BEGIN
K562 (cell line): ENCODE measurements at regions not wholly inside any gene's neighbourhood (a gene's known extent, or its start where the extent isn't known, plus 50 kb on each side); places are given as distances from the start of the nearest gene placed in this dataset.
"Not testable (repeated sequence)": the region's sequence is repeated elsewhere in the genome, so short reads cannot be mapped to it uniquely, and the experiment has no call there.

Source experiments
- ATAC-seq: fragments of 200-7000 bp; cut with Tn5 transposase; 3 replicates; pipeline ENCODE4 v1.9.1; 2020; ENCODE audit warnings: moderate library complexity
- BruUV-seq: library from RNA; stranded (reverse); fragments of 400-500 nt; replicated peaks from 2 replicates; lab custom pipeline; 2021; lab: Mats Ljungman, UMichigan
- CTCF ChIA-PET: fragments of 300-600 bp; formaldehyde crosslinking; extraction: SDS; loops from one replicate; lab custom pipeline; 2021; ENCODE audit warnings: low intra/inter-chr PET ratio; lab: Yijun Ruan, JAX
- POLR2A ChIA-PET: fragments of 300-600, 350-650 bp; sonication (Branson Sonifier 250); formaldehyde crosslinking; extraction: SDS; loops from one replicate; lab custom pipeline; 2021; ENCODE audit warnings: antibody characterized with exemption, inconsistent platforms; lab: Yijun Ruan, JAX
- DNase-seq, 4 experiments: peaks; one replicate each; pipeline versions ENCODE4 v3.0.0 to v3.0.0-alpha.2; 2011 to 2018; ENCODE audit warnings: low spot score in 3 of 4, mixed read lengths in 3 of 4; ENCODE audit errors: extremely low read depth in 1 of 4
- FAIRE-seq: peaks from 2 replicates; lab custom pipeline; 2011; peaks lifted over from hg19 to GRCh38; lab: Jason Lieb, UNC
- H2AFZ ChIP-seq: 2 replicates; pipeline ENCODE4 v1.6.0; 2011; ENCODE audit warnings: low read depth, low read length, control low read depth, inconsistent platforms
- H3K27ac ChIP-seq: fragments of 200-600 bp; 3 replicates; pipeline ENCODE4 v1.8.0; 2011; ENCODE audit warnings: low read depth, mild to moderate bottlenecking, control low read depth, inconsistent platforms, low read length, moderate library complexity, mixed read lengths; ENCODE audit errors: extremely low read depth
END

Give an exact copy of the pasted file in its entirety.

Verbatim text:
K562 (cell line): ENCODE measurements at regions not wholly inside any gene's neighbourhood (a gene's known extent, or its start where the extent isn't known, plus 50 kb on each side); places are given as distances from the start of the nearest gene placed in this dataset.
"Not testable (repeated sequence)": the region's sequence is repeated elsewhere in the genome, so short reads cannot be mapped to it uniquely, and the experiment has no call there.

Source experiments
- ATAC-seq: fragments of 200-7000 bp; cut with Tn5 transposase; 3 replicates; pipeline ENCODE4 v1.9.1; 2020; ENCODE audit warnings: moderate library complexity
- BruUV-seq: library from RNA; stranded (reverse); fragments of 400-500 nt; replicated peaks from 2 replicates; lab custom pipeline; 2021; lab: Mats Ljungman, UMichigan
- CTCF ChIA-PET: fragments of 300-600 bp; formaldehyde crosslinking; extraction: SDS; loops from one replicate; lab custom pipeline; 2021; ENCODE audit warnings: low intra/inter-chr PET ratio; lab: Yijun Ruan, JAX
- POLR2A ChIA-PET: fragments of 300-600, 350-650 bp; sonication (Branson Sonifier 250); formaldehyde crosslinking; extraction: SDS; loops from one replicate; lab custom pipeline; 2021; ENCODE audit warnings: antibody characterized with exemption, inconsistent platforms; lab: Yijun Ruan, JAX
- DNase-seq, 4 experiments: peaks; one replicate each; pipeline versions ENCODE4 v3.0.0 to v3.0.0-alpha.2; 2011 to 2018; ENCODE audit warnings: low spot score in 3 of 4, mixed read lengths in 3 of 4; ENCODE audit errors: extremely low read depth in 1 of 4
- FAIRE-seq: peaks from 2 replicates; lab custom pipeline; 2011; peaks lifted over from hg19 to GRCh38; lab: Jason Lieb, UNC
- H2AFZ ChIP-seq: 2 replicates; pipeline ENCODE4 v1.6.0; 2011; ENCODE audit warnings: low read depth, low read length, control low read depth, inconsistent platforms
- H3K27ac ChIP-seq: fragments of 200-600 bp; 3 replicates; pipeline ENCODE4 v1.8.0; 2011; ENCODE audit warnings: low read depth, mild to moderate bottlenecking, control low read depth, inconsistent platforms, low read length, moderate library complexity, mixed read lengths; ENCODE audit errors: extremely low read depth